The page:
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Professors Awarded Grants

Hanover — When Susannah Heschel saw an email from the John Simon Guggenheim Memorial Foundation appear in her inbox several weeks ago, she hesitated.

“I didn’t want to open it, because I knew it wasn’t going to be good news,” said Heschel, a Dartmouth professor of Jewish studies.

But she did, and her reservations turned out to be wrong — the first-time applicant was getting one of Guggenheim’s prestigious grants. As it turned out, Heschel was one of two Dartmouth professors to be named a 2013 Guggeinheim fellow, joining nearly 200 other recipients from the United States and Canada.

Heschel, a professor of Jewish Studies, and Cleopatra Mathis, a creative writing professor, have eached received grants from the John Simon Guggenheim Memorial Foundation that will be used for research and writing over the course of a year.

Mathis, a poet who lives in Post Mills, Vt., plans to travel as far as the Greek island of Mitilene and Ayvali, Turkey to research and write about her family history — her grandmother’s family lived in Turkey for three generations before fleeing the Armenian Genocide in the 1910s.

She also said she wants to travel to her home state of Louisiana, a subject she hasn’t written about as much as she’d like, and to a destination synonomous with New England.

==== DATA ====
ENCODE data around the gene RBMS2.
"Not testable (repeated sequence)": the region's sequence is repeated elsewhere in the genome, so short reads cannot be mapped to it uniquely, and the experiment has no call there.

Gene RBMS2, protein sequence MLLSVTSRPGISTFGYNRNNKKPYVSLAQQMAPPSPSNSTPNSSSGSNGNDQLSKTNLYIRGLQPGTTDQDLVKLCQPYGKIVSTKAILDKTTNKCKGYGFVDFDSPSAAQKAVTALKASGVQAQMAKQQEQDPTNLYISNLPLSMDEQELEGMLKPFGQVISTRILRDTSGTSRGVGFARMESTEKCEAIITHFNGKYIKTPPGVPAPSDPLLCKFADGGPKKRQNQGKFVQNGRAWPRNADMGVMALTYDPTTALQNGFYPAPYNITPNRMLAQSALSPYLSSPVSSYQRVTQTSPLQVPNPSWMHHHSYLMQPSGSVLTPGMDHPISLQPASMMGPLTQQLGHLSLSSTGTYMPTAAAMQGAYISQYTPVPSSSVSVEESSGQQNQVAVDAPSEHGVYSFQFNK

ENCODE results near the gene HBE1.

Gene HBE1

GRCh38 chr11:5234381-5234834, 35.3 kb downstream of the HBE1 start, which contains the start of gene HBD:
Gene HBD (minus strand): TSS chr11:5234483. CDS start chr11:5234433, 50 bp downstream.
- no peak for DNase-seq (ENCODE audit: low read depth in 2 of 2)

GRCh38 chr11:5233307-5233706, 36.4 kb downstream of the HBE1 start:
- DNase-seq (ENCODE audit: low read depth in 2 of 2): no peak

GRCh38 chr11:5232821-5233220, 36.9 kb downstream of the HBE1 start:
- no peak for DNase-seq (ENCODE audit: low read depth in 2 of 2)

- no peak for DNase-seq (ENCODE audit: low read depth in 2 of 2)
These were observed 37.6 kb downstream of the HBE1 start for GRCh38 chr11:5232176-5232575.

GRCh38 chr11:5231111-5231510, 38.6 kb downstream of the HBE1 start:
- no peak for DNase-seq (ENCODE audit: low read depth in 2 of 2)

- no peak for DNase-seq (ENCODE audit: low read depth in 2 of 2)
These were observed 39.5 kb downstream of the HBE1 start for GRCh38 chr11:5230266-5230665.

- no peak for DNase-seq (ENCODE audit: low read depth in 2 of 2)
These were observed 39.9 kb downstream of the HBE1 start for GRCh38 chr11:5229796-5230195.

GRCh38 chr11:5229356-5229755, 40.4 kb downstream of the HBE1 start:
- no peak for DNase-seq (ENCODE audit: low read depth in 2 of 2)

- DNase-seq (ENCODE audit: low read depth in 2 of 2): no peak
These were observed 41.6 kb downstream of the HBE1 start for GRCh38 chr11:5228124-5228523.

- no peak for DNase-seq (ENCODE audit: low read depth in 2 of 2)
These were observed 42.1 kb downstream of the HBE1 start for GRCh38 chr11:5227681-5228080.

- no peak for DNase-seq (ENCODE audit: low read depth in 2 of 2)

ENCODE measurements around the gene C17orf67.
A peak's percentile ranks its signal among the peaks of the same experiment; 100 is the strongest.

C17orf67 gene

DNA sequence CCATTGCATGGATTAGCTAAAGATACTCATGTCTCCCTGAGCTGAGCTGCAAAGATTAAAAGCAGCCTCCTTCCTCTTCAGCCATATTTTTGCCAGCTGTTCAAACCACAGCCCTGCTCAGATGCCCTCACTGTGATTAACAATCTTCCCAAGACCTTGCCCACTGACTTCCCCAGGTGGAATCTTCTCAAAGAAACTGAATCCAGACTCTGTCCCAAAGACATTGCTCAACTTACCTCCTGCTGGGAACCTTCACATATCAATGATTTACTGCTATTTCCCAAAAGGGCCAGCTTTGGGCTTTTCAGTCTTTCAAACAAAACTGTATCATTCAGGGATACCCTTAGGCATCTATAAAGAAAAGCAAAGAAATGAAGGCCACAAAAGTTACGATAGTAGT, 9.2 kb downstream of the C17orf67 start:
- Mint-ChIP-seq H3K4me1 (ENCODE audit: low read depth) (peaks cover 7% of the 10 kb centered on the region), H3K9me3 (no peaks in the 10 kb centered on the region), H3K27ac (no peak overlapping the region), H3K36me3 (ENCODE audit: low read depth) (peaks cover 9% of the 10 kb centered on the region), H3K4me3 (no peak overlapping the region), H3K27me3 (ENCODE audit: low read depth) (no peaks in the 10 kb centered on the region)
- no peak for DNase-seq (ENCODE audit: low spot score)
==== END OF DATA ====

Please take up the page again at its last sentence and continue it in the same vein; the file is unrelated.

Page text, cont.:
“Much of my work is inspired by, and takes place on, Cape Cod,” said Mathis. “And I’m deeply, deeply attached to Cape Cod.”

The professors were two of the 175 grant recipients in North America. Fellows usually work in the arts, humanities and sciences — for every choreographer or composer, there’s a biologist or chemist — and receive the awards based on the strength of their recent work.

Heschel, an Etna resident and 15-year Dartmouth professor, said she’s planning on writing a book on the history of Jewish scholarship on Islam, which would include traveling to destinations including Pakistan, England and Germany. Heschel also teaches a class on the Jewish views of Islam, she said, and her research, which she’ll complete in two six-month chunks split with teaching, will inform the course she instructs.

“It’s just like anyone making a scientific discovery, and telling the students even before it’s published,” said Heschel, who has also received grants from the Ford, Rockefeller and Carnegie Foundations.

Major Jackson, a poet and professor at the University of Vermont, rounded out the Twin State fellowship recipients. Jackson is the poetry editor of the Harvard Review.

Jon Wolper can be reached at jwolper@vnews.com or 603-727-3248.